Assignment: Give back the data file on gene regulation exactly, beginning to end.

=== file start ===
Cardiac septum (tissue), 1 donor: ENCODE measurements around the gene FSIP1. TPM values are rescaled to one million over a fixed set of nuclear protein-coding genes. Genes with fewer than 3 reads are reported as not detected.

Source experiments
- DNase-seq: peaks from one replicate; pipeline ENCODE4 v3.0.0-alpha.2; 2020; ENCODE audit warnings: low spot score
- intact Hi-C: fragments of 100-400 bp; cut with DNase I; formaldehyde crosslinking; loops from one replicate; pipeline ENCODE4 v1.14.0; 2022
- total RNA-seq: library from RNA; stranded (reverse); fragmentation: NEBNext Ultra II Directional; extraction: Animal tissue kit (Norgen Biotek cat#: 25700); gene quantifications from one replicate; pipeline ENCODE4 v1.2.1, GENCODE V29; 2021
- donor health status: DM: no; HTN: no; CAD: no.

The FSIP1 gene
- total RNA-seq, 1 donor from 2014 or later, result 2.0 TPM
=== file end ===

Cardiac septum (tissue), 1 donor: ENCODE measurements around the gene FSIP1. TPM values are rescaled to one million over a fixed set of nuclear protein-coding genes. Genes with fewer than 3 reads are reported as not detected.

Source experiments
- DNase-seq: peaks from one replicate; pipeline ENCODE4 v3.0.0-alpha.2; 2020; ENCODE audit warnings: low spot score
- intact Hi-C: fragments of 100-400 bp; cut with DNase I; formaldehyde crosslinking; loops from one replicate; pipeline ENCODE4 v1.14.0; 2022
- total RNA-seq: library from RNA; stranded (reverse); fragmentation: NEBNext Ultra II Directional; extraction: Animal tissue kit (Norgen Biotek cat#: 25700); gene quantifications from one replicate; pipeline ENCODE4 v1.2.1, GENCODE V29; 2021
- donor health status: DM: no; HTN: no; CAD: no.

The FSIP1 gene
- total RNA-seq, 1 donor from 2014 or later, result 2.0 TPM